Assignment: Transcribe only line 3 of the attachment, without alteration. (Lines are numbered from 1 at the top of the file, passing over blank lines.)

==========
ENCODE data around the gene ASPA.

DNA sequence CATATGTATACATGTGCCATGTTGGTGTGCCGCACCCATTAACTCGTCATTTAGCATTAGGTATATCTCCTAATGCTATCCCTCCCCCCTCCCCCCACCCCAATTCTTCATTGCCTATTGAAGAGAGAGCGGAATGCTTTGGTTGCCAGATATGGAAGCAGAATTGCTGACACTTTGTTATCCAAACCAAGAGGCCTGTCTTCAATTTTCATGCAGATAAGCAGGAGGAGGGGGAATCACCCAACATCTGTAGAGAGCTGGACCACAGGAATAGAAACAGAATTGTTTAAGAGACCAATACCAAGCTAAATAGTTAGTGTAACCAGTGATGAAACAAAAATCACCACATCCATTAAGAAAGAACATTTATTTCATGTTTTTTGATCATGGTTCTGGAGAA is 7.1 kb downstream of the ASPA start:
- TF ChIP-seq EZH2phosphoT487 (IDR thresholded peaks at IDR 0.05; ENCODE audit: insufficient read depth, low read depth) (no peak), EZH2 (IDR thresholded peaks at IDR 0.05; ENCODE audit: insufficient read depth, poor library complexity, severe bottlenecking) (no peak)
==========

- TF ChIP-seq EZH2phosphoT487 (IDR thresholded peaks at IDR 0.05; ENCODE audit: insufficient read depth, low read depth) (no peak), EZH2 (IDR thresholded peaks at IDR 0.05; ENCODE audit: insufficient read depth, poor library complexity, severe bottlenecking) (no peak)